Help please. Are these panels compatible for my 24 volt system?

dsj

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Please excuse my ignorance as im new to this... I want build a 24 volt solar system for my school bus conversion.

I bought 4 SunPower panels on market place for cheap. They are new too! Totalling 1340 watts. Did I make a booboo in buying these? Here are the specs.
20210423_094220.jpg

And also bought 8 batteries ( lithium - 3.2 volts 280 ah ) on aliexpress wired in series to make 24 volt.

Looking for advice to proceed in the purchase of the rest of the components,
Mppt charge controller 80 amp ??

Thanks in advance.




I
 

rmaddy

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For a 24V system, using an MPPT charge controller, those four panels setup in 4S would be about 230V at 62A at cold temps. In a 2S2P setup they would be about 115V at 62A. And setup as 4P they would be about 57V at 62A.

Seems like a 2S2P setup with a 150/60 or 150/70 MPPT SCC would be a good setup with those panels.
 

MisterSandals

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those four panels setup in 4S would be about 230V at 62A at cold temps.
No!
Wired in series, the panels would produce the panels' Imp which is 7.91a

An MPPT SCC could produce 1340w / (12.8v x 2) = 52a charging current

Perhaps instead of putting 4 panels in series because the Voc is so high would be to
run 2S2P for your panels (2 panels in series then those strings in parallel). This would give
you just over 100v Voc and really good for a 150v SCC.

An MPPT like this would be really nice (its not cheap but an SCC is the heart and brains so the place to invest $$):

https://www.amazon.com/Victron-SmartSolar-Charge-Controller-150V/dp/B07B4KF7LY/
 

rmaddy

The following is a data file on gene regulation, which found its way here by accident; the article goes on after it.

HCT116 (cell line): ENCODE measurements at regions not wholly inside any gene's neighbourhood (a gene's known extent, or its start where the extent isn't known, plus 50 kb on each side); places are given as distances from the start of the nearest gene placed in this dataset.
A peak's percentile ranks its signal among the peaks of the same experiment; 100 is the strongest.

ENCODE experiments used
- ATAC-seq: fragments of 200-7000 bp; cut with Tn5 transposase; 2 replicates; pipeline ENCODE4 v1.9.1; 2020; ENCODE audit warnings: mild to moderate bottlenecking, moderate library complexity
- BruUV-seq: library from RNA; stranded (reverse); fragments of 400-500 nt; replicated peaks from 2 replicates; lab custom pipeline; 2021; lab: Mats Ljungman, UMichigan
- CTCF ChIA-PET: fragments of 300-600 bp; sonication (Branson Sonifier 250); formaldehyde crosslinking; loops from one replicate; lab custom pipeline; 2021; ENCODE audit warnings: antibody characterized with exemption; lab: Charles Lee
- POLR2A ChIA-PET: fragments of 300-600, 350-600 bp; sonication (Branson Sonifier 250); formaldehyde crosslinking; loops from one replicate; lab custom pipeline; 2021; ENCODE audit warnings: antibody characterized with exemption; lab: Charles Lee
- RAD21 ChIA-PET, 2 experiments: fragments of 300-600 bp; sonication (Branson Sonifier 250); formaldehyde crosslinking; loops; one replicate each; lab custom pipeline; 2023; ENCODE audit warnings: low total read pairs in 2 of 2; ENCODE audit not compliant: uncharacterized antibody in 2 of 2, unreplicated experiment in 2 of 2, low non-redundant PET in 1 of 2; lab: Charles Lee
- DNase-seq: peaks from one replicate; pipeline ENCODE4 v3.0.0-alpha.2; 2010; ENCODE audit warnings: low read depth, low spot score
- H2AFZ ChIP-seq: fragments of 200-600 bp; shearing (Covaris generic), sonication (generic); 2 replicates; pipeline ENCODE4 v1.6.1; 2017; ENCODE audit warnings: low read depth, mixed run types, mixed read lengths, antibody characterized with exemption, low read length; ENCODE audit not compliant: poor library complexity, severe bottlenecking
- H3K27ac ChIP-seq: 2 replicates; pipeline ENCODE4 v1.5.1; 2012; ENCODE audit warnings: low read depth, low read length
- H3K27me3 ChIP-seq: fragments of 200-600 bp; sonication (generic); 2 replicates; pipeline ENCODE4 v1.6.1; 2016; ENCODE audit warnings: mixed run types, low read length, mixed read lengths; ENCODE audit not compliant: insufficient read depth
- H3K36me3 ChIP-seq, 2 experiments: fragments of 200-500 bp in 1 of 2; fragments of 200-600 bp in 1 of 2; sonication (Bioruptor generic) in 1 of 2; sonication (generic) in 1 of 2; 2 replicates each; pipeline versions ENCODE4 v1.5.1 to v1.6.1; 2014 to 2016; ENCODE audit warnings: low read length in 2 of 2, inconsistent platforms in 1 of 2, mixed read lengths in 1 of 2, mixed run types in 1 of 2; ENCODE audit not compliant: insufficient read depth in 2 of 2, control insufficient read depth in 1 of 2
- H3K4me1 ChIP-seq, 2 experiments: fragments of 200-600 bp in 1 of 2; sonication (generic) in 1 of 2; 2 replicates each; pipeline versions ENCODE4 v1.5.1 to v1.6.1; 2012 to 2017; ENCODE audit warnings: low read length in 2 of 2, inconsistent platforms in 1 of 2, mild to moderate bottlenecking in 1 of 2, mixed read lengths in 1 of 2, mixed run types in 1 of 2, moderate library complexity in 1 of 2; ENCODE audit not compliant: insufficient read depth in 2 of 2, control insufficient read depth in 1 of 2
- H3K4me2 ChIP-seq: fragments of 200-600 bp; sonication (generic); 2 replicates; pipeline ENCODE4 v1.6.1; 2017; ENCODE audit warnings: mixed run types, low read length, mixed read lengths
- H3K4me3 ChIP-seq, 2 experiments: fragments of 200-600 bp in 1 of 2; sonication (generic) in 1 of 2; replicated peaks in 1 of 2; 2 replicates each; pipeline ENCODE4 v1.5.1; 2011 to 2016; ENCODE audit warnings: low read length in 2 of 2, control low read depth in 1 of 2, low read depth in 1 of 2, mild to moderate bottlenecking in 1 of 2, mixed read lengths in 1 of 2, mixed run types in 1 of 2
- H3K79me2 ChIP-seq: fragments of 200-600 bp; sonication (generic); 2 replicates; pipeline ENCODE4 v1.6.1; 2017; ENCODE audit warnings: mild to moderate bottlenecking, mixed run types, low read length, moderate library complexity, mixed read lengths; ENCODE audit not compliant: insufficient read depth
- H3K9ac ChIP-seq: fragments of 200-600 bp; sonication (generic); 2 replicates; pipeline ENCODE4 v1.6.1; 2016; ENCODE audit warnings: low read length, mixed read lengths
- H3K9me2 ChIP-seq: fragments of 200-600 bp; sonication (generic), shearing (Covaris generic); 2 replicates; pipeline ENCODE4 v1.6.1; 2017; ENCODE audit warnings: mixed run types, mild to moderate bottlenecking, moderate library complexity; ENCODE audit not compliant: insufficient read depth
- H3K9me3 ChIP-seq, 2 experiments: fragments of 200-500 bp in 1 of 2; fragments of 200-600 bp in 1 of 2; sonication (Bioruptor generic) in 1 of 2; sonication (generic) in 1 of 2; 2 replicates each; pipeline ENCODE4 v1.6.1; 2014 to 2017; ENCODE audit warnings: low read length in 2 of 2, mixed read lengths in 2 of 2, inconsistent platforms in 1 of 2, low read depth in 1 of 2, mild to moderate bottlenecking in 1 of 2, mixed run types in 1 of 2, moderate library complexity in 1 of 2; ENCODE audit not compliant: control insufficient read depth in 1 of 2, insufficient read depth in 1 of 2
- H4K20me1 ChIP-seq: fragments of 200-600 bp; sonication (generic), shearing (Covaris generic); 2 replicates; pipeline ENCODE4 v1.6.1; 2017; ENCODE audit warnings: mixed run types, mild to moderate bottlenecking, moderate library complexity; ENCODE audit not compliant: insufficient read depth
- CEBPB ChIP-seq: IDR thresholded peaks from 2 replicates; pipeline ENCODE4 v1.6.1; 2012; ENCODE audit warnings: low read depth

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Sorry if I wasn't clear but I was referring to the output from the charge controller. The numbers I posted are from using Victron's MPPT calculator spreadsheet at -25ºC.
 

BlueFox

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Sorry if I wasn't clear but I was referring to the output from the charge controller. The numbers I posted are from using Victron's MPPT calculator spreadsheet at -25ºC.
In that case the relevant voltage would be the output of the MPPT controller, not the panel voltage. You've got panel voltage mixed with charge controller output current.
 

dsj

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No!
Wired in series, the panels would produce the panels' Imp which is 7.91a

An MPPT SCC could produce 1340w / (12.8v x 2) = 52a charging current

Perhaps instead of putting 4 panels in series because the Voc is so high would be to
run 2S2P for your panels (2 panels in series then those strings in parallel). This would give
you just over 100v Voc and really good for a 150v SCC.

An MPPT like this would be really nice (its not cheap but an SCC is the heart and brains so the place to invest $$):

https://www.amazon.com/Victron-SmartSolar-Charge-Controller-150V/dp/B07B4KF7LY/
Thanks a ton! didn't think to wire in 2S2P.
 

dsj

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For a 24V system, using an MPPT charge controller, those four panels setup in 4S would be about 230V at 62A at cold temps. In a 2S2P setup they would be about 115V at 62A. And setup as 4P they would be about 57V at 62A.

Seems like a 2S2P setup with a 150/60 or 150/70 MPPT SCC would be a good setup with those panels.
Thanks the help!
 

Hedges

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SunPower P17 series panels, a different sort of animal.

Rather than one series string of wafer cells with some bypass diodes, these have many small pieces wired series/parallel. No bypass diodes.
The anticipated use case for them is no shading, or all panels in a series string experiences similar shading due to multiple rows of panels mounted landscape orientation in a commercial installation shading each other.

Can you mount them where you won't have any shadows moving across them?

I don't think they have any bypass diodes, not even one to bypass the entire panel. It is probably important to not have a pole cast a narrow shadow across the entire width of a panel, because the rest of the 2s string it is in would reverse bias the shaded cells and try to force current through.
 

dsj